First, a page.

Letters 10-12
Letters 10-12 E-mail

Letters to Malcolm: Chiefly on Prayer

Letters 10-12

Letter 10

  1. We can infer from the beginning of Letter 10 that Malcolm had responded to the impassability of God mentioned in Letter 9 with Bible references in which God shows emotion.  ("Impassability of God" is the belief by some people that God is not capable of being influenced emotionally by anything in creation.) 

    Lewis suggests that the verses in which God exhibits wrath or grief are analogies or images.  The only alternative to analogy, according to Lewis, is theological abstraction.  What is the danger of abstraction?




  2. What happens when prayer is seen only as a "cause"?



  3. Likening prayer to a romantic suitor, how does Lewis contrast "getting what we want" with "being heard"?  Which would be more satisfying to you personally?



  4. Lewis explains how human plans often have unintended by-products.  E.g. Crumbs for the birds become food for rats.  Do you agree with his contention that on the divine level there are only "plans" and no "by-products"?



  5. What did Lewis think of a "managerial God"?



  6. Lewis writes, "One of the purposes for which God instituted prayer may have been to bear witness that the course of events is not governed like a state but created like a work of art to which every being makes its contribution ..."  Try to think of yourself as note in God's symphony or a word in God's poem.  How does it affect the way you see yourself?  The way you see others?




    Letter 11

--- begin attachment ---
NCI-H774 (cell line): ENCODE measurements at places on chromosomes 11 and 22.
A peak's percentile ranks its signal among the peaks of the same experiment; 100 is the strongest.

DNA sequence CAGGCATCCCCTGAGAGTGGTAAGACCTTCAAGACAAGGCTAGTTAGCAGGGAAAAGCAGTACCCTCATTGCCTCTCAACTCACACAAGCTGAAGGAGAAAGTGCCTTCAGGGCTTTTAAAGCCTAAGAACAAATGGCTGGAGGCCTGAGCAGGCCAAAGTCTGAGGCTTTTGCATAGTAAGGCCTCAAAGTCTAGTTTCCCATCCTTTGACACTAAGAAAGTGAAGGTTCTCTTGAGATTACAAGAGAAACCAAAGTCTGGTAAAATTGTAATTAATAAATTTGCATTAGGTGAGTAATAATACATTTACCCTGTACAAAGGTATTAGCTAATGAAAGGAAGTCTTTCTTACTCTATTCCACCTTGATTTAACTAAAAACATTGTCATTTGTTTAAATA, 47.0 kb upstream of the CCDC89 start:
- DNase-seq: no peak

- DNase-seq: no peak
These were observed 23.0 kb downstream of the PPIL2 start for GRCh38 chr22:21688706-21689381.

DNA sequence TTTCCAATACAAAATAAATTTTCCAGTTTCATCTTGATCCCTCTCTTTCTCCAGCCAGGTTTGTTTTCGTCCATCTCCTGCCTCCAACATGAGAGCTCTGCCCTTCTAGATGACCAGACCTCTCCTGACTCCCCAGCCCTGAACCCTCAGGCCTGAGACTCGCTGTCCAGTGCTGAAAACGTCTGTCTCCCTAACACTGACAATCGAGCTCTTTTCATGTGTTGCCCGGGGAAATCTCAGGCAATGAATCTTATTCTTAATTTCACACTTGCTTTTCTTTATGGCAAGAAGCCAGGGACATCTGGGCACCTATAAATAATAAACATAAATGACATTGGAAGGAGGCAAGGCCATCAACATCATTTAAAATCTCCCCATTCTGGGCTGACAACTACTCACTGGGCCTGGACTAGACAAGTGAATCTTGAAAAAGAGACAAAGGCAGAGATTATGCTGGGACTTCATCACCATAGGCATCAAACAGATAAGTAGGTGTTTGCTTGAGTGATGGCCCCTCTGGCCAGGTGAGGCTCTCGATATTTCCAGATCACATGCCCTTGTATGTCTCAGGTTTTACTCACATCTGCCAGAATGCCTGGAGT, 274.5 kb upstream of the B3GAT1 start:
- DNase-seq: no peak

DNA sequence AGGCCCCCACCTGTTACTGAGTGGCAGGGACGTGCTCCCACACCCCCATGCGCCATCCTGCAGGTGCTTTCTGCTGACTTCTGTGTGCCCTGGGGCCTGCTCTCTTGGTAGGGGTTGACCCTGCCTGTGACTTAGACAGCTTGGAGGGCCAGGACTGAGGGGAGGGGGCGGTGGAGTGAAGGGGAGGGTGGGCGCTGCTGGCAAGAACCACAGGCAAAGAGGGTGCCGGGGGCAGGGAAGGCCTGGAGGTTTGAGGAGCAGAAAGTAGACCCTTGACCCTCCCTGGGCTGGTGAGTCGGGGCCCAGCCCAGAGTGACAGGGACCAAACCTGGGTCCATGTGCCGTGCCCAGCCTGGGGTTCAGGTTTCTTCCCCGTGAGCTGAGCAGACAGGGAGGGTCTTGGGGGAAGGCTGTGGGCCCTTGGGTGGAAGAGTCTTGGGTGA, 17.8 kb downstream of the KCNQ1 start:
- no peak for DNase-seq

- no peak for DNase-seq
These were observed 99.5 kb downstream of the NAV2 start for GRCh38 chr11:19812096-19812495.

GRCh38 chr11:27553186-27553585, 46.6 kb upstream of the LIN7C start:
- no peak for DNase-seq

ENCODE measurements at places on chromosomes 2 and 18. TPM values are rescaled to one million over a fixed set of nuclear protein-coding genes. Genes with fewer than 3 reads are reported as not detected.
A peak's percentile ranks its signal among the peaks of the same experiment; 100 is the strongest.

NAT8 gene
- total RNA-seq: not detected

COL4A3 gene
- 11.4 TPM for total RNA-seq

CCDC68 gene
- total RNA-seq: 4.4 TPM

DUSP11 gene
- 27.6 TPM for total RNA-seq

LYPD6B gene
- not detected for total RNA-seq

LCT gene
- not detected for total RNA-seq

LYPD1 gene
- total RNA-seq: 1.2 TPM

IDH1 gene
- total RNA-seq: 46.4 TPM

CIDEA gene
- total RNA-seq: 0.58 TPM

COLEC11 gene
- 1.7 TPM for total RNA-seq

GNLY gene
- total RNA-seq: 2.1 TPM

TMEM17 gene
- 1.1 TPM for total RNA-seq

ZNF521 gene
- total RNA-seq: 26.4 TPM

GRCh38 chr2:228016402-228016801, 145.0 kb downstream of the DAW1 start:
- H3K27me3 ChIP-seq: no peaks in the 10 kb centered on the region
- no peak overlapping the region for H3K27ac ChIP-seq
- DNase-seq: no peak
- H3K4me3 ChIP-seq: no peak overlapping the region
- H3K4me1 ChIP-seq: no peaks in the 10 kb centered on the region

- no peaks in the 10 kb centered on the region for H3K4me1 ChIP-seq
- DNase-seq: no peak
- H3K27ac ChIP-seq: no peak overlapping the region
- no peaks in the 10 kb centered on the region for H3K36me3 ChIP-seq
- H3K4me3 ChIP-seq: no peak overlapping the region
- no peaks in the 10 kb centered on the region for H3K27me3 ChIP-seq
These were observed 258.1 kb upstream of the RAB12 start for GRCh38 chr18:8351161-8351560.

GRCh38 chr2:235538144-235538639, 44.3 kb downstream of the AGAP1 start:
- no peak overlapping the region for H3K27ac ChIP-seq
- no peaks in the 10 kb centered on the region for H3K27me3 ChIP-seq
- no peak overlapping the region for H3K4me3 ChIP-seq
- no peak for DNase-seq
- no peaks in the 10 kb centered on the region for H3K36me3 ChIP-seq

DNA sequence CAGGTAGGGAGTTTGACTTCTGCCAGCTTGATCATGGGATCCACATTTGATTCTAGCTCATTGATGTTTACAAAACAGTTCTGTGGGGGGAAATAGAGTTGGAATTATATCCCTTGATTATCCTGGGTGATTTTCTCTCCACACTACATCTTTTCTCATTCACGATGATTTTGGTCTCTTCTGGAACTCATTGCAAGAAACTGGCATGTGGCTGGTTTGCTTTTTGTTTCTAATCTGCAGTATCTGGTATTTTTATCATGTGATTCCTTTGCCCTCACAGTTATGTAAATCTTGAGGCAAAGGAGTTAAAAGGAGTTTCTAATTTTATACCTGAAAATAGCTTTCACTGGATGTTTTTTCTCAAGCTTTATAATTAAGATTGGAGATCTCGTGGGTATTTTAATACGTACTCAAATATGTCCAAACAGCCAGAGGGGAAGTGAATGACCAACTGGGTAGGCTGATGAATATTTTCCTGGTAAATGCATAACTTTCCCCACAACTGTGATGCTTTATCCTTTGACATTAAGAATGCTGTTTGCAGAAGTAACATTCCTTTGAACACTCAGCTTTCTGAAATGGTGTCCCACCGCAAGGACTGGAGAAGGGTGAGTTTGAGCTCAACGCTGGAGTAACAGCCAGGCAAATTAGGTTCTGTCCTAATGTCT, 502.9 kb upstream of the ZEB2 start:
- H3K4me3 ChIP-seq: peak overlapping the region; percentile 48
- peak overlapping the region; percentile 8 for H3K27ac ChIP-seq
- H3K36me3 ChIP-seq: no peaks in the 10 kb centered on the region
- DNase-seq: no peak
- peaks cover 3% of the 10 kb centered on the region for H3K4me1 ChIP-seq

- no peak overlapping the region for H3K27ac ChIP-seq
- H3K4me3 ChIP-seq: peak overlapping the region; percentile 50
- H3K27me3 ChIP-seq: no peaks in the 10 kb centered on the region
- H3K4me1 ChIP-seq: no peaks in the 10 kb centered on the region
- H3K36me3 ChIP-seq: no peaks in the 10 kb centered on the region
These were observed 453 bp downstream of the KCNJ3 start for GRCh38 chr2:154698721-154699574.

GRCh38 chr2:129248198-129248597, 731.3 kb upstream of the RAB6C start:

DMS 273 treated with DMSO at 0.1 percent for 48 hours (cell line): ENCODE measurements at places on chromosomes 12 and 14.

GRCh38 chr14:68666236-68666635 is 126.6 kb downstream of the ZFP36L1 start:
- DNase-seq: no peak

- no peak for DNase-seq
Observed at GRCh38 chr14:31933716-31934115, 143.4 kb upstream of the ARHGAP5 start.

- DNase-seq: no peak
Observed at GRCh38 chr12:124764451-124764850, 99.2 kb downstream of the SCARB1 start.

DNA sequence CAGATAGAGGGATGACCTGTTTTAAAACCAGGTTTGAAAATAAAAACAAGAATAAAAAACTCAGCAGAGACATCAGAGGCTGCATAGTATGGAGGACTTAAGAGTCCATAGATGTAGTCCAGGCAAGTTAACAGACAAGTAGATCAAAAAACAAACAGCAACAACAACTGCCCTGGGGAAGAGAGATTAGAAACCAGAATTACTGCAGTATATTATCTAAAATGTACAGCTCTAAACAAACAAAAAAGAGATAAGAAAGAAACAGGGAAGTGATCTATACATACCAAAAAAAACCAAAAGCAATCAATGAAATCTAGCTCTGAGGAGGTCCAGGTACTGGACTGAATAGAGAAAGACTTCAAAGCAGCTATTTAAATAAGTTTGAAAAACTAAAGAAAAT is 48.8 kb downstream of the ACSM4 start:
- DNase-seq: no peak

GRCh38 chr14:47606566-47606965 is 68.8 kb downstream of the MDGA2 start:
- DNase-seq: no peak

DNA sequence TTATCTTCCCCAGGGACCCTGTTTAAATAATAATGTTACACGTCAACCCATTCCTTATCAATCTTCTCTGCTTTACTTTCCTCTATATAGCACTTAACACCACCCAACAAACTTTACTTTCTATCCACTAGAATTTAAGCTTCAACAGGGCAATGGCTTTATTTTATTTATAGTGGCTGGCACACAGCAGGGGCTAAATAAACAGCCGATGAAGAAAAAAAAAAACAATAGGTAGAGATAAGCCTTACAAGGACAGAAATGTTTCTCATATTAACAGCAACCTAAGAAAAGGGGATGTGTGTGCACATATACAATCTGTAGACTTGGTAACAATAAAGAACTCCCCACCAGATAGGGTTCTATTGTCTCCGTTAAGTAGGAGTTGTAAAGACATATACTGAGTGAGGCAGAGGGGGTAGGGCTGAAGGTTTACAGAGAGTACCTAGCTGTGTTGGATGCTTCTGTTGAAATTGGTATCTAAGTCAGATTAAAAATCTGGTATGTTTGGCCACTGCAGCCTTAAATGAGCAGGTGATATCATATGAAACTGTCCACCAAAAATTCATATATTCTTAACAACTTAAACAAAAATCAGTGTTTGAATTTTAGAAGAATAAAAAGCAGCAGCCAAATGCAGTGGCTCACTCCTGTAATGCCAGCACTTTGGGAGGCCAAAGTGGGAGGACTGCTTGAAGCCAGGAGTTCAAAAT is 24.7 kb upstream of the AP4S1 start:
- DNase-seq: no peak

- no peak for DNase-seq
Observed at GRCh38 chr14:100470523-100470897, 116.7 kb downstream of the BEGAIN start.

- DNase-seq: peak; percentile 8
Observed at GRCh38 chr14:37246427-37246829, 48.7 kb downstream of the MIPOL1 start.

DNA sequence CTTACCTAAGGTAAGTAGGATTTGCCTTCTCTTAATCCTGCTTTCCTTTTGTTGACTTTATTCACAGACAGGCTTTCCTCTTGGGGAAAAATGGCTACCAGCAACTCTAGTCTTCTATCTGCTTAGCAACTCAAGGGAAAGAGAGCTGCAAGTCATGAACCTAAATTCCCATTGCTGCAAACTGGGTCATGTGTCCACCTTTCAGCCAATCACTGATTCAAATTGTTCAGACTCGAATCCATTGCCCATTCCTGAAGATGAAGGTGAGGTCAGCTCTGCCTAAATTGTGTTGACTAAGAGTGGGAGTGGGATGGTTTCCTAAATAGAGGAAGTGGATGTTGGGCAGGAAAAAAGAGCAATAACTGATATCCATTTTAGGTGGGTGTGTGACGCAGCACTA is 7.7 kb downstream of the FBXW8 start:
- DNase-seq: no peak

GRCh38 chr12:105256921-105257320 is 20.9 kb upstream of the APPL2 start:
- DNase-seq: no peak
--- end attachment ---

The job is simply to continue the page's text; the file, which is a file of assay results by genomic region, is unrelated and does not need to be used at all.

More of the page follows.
Mark 11:24 -- Therefore I tell you, whatever you ask for in prayer, believe that you have received it, and it will be yours.  (NIV)

    James 1:6 -- But when he asks, he must believe and not doubt, because he who doubts is like a wave of the sea, blown and tossed by the wind.  (NIV)

  7. With what two things does Lewis have trouble reconciling Mark 11:24?



  8. Why did Lewis advise against dismissing the harder "theological difficulties"? What "theological difficulties" have you encountered that you wish you could ignore?



  9. What danger did Lewis see in teaching verses like Mark 11:24 to children or pagans (i.e. those who haven't placed their faith in Jesus Christ)?



  10. How does Lewis make the distinction between "friend," "servant," and "suitor" relevant to his interpretation of Mark 11:24? See also John 15:15.



  11. Have you struggled with promises in the Bible that fly in the face of reality?  




    Letter 12

  12. What type of prayers did Lewis consider to be lower than his "foothills" level praying? What pros and cons do you see in repeating prayers learned in childhood?



  13. Why does Lewis say he will never attempt a book on prayer? Does Letters to Malcolm offer discussion or instruction or both?



  14. What observations does Lewis make about the mystics whom he considered to occupy a higher level of prayer?



  15. How does the metaphor of a sea voyage develop Lewis's argument?



  16. Do you find it easier to pray for yourself or others? What two reasons did Lewis offer as explanation for the prayer he found easier?



  17. How did Lewis manage his ever-expanding prayer list?



 

Notes:

Aorist [Ltr 11]: a verb tense indicating that the action is completed

Imitation of Christ [Ltr 12]: book by Thomas `a Kempis (1380-1471) a monk.  According to Richard Foster, The Imitation ranks second only to the Bible in its impact on the worldwide Christian community.

Plotinus (205-270) [Ltr 12]: ancient Greek philosopher and father of neoplatonism.

Lady Julian - Julian of Norwich (1343-1413) [Ltr 12]: English mystic who lived as a Benedictine nun and wrote Revelations of Divine Love.  Considered the first great female writer in the English language.

St. John of the Cross (1542-1591) [Ltr 12]: a Carmelite monk who met and was influenced by Teresa of Avila.  He wrote The Dark Night of the Soul, which describes how God can work through sorrow and darkness to produce spiritual growth.

© 2007 Allyson Wieland